This excerpt is from early on in the book. Kathy and Tommy meet up by the pond at the school, Tommy has something he wants to tell her. The excerpt shows the oddness of the world: like, of course it would be good if children were creative … but why does this school make such a huge deal out of it? What is going on here?? Kathy doesn’t seem to question it, but Tommy does.
Comparing this book to Remains of the Day just leaves me in awe at Ishiguro’s breadth.
Excerpt from Never Let Me Go – by Kazuo Ishiguro
Miss Lucy was the most sporting of the guardians at Hailsham, though you might not have guessed it from her appearance. She had a squat, almost bulldoggy figure, and her odd black hair, when it grew, grew upwards so it never covered her ears or chunky neck. But she was really strong and fit, and even when we were older, most of us – even the boys – couldn’t keep up with her on a fields run. She was superb at hockey, and could even hold her own with the Senior boys on the football pitch. I remember watching once when James B. tried to trip her as she went past him with the ball, and he was the one sent flying instead. When we’d been in the Juniors, she’d never been someone like Miss Geraldine who you turned to when you were upset. In fact, she didn’t tend to speak much to us when we were younger. It was only in the Seniors, really, we’d started to appreciate her brisk style.
“You were saying something,” I said to Tommy. “Somethiing about Miss Lucy telling you it was all right not to be creative.”
“She did say something like that. She said I shouldn’t worry. Not mind what other people were saying. A couple of months ago. Maybe longer.”
Over at the house, a few Juniors had stopped at one of the upstairs windows and were watching us. But I now crouched down in front of Tommy, no longer pretending anything.
“Tommy, that’s a funny thing for her to say. Are you sure you got it right?”
“Of course I got it right.” His voice lowered suddenly. “She didn’t just say it once. We were in her room and she gave me a whole talk about it.”
When she’d first asked him to come to her study after Art Appreciation, Tommy explained, he’d expected yet another lecture about how he should try harder – the sort of thing he’d had already from various guardians, including Miss Emily herself. But as they were walking from the house towards the Orangery – where the guardians had their living quarters – Tommy began to get an inkling this was something different. Then, once he was seated in Miss Lucy’s easy chair – she’d remained standing by the window – she asked him to tell her the whole story, as he saw it, of what had been happening to him. So Tommy had begun going through it all. But before he was even half way she’d suddenly broken in and started to talk herself. She’d known a lot of students, she’d said, who’d for a long time found it very difficult to be creative: painting, drawing, poetry, none of it going right for years. Then one day they’d turned a corner and blossomed. It was quite possible Tommy was one of these.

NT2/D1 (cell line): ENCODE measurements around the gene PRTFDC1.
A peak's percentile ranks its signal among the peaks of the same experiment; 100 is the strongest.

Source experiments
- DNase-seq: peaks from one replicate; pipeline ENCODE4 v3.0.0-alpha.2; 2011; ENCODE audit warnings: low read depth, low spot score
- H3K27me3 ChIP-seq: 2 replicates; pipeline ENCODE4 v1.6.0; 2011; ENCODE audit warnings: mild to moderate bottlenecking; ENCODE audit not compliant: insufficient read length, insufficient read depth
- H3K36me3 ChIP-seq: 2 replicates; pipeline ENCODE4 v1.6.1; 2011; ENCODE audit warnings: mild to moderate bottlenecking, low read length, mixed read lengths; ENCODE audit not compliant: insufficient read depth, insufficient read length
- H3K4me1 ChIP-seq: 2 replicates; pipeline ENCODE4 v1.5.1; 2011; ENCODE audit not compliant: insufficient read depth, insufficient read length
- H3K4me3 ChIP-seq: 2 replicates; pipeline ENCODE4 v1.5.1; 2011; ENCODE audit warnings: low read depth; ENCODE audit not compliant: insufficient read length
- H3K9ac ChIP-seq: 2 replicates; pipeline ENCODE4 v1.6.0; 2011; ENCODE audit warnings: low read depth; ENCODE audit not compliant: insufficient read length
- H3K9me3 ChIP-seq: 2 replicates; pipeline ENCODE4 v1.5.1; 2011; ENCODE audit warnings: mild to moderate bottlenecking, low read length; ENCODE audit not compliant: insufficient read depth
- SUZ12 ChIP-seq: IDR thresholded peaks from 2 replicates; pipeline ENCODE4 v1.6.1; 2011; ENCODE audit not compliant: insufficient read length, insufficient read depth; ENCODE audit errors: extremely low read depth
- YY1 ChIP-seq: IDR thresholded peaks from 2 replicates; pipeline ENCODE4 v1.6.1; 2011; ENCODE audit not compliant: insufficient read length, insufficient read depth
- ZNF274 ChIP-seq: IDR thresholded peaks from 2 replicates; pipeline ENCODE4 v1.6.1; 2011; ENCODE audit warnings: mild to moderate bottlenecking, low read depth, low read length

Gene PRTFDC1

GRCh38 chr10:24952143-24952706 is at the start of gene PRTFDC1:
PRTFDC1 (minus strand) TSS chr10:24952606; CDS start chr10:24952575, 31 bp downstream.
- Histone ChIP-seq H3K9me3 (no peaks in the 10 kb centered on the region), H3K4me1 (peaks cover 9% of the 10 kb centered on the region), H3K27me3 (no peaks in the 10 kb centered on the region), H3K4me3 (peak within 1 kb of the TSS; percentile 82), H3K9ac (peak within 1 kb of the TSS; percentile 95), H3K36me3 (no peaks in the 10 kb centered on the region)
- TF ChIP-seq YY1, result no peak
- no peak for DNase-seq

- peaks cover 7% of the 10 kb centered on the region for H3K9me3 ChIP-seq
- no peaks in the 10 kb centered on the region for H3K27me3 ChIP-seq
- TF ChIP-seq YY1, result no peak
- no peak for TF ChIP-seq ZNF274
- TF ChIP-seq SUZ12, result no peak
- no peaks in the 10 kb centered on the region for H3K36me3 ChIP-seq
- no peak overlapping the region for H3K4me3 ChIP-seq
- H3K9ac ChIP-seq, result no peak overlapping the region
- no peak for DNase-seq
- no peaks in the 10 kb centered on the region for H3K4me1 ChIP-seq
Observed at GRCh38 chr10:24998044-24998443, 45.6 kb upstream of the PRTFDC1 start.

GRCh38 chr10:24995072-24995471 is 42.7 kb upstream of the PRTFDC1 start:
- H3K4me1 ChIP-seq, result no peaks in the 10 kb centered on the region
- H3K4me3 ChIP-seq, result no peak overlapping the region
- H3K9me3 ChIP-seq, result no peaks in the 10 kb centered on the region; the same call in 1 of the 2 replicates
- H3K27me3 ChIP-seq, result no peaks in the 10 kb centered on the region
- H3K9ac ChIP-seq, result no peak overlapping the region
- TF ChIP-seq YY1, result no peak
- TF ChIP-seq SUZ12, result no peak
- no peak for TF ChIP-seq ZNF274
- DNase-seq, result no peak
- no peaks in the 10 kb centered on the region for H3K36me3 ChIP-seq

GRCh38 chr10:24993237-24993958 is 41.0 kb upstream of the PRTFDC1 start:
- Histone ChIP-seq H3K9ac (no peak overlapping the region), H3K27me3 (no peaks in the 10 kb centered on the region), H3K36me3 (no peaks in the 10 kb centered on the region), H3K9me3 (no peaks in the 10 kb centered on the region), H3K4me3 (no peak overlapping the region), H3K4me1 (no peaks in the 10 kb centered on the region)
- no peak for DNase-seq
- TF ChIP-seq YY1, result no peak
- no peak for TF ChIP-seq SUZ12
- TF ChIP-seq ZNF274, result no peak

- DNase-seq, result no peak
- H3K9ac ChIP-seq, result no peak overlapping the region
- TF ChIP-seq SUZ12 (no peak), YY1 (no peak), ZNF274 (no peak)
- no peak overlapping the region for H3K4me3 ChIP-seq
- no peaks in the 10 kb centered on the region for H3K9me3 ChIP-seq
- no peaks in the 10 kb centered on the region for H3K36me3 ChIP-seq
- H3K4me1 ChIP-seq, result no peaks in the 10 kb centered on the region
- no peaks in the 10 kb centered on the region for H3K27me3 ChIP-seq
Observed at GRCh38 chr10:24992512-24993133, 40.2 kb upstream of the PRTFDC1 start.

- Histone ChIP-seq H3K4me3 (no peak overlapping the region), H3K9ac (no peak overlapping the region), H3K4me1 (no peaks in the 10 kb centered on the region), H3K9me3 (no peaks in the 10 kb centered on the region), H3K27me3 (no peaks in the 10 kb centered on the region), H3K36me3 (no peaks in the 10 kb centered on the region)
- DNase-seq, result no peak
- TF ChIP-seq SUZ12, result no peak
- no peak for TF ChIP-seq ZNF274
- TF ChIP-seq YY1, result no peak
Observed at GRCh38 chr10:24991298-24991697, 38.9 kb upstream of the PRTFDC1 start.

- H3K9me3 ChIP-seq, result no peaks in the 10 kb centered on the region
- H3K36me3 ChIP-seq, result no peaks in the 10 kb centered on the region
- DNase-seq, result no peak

Tommy had heard all of this before, but there was something about Miss Lucy’s manner that made him keep listening hard.
“I could tell,” he told me, “she was leading up to something. Something different.”
Sure enough, she was soon saying things Tommy found difficult to follow. But she kept repeating it until eventually he began to understand. If Tommy had genuinely tried, she was saying, but he just couldn’t be very creative, then that was quite all right, he wasn’t to worry about it. It was wrong for anyone, whether they were students or guardians, to punish him for it, or put pressure on him in any way. It simply wasn’t his fault. And when Tommy had protested it was all very well Miss Lucy saying this, but everyone did think it was his fault, she’d given a sigh and looked out of her window. Then she’d said:
“It may not help you much. But just you remember this. There’s at least one person herre at Hailsham who believes otherwise. At least one person who believes you’re a very good student, as good as any she’s ever come across, never mind how creative you are.”
“She wasn’t having you on, was she?” I asked Tommy. “It wasn’t some clever way of telling you off?”
“It definitely wasn’t anything like that. Anyway …” For the first time he seemed worried about being overheard and glanced over his shoulder towards the house. The Juniors at the window had lost interest and gone; some girls from our years were walking towards the pavilion, but they were still a good way off. Tommy turned back to me and said almost in a whisper:
“Anyway, when she said all this, she was shaking.”
“What do you mean, shaking?”
“Shaking. With rage. I could see her. She was furious. But furious deep inside.”